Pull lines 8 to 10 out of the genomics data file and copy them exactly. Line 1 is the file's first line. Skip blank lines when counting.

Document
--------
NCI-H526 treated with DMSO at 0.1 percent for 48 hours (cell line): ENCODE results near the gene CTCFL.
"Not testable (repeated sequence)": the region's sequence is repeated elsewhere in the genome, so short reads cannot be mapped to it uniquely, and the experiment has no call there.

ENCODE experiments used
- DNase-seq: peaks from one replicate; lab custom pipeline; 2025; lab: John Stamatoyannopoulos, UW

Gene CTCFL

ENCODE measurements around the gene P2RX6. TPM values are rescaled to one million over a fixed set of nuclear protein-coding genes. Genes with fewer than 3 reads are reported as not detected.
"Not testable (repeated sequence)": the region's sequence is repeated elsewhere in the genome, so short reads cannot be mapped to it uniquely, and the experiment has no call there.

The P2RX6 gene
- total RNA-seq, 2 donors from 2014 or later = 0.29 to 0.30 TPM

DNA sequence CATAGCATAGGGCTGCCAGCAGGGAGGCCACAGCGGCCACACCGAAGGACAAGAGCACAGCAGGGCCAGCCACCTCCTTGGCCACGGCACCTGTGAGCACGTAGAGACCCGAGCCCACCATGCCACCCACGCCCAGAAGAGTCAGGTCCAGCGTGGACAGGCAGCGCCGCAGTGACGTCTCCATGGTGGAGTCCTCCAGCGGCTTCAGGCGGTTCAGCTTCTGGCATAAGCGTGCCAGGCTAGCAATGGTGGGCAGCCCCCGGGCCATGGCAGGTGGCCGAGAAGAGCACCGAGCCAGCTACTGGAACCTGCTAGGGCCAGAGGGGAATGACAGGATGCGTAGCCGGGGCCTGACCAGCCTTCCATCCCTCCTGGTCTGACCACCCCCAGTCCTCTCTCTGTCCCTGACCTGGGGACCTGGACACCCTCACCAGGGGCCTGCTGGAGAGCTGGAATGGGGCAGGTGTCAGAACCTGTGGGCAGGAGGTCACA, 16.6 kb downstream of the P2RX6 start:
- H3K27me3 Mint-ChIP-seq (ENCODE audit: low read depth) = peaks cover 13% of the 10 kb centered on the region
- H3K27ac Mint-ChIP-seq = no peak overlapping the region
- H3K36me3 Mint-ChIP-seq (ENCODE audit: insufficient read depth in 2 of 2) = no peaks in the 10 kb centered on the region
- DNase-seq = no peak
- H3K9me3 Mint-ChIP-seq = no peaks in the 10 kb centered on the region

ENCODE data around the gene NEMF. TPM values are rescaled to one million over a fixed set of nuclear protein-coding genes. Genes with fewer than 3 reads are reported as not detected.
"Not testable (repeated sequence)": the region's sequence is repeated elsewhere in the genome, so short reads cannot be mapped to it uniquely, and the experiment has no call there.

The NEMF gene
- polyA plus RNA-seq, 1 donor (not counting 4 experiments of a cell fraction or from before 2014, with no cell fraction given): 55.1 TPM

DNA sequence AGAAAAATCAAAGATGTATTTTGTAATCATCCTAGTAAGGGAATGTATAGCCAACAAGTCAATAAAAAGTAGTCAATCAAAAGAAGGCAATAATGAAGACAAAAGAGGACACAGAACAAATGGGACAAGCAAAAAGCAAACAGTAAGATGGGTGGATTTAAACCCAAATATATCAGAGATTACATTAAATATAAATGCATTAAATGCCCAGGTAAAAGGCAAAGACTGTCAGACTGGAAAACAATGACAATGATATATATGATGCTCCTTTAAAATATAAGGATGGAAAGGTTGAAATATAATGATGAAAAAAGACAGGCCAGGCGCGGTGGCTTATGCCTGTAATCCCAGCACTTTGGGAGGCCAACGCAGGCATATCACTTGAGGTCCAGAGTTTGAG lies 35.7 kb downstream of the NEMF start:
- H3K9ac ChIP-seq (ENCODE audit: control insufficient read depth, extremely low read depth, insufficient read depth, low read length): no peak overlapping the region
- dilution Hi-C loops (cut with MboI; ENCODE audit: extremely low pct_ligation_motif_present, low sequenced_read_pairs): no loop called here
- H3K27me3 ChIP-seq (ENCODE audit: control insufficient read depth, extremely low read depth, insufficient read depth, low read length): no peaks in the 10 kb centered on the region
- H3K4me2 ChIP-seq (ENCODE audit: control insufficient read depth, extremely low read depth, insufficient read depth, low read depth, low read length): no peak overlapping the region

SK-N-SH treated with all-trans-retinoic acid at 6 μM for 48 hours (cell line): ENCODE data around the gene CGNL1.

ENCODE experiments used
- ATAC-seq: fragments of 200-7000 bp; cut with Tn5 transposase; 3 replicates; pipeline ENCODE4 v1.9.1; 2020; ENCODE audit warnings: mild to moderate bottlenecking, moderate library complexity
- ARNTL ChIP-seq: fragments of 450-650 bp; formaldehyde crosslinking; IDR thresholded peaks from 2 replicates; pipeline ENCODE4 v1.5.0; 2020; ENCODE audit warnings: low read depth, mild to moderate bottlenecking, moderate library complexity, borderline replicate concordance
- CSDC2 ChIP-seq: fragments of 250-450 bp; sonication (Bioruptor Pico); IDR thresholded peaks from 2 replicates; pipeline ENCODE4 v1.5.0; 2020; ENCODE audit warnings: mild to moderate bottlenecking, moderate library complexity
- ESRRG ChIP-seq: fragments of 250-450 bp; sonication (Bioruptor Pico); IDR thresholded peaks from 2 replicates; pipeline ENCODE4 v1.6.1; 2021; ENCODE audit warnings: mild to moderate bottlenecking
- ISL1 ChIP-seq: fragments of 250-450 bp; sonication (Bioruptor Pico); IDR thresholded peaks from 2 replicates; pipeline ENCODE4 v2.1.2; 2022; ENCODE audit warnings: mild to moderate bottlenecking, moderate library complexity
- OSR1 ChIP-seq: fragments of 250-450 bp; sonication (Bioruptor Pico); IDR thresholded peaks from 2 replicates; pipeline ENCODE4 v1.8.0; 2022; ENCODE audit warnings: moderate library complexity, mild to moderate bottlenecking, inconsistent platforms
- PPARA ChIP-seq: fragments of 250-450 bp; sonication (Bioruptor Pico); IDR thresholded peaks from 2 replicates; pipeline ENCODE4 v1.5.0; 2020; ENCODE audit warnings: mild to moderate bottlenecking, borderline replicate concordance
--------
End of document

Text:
The P2RX6 gene
- total RNA-seq, 2 donors from 2014 or later = 0.29 to 0.30 TPM

DNA sequence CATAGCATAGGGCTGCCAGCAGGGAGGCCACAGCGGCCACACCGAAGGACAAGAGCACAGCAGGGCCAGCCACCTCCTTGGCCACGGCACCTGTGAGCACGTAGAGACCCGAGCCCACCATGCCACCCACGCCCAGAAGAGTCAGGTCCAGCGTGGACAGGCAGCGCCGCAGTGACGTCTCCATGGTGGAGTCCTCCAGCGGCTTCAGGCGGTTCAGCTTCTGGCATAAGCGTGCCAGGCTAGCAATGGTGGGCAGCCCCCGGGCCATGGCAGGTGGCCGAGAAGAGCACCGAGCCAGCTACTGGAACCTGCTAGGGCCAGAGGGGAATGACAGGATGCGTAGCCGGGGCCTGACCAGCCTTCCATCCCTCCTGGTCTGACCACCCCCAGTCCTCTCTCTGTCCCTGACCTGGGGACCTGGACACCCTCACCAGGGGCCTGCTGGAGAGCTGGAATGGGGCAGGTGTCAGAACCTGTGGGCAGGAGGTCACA, 16.6 kb downstream of the P2RX6 start: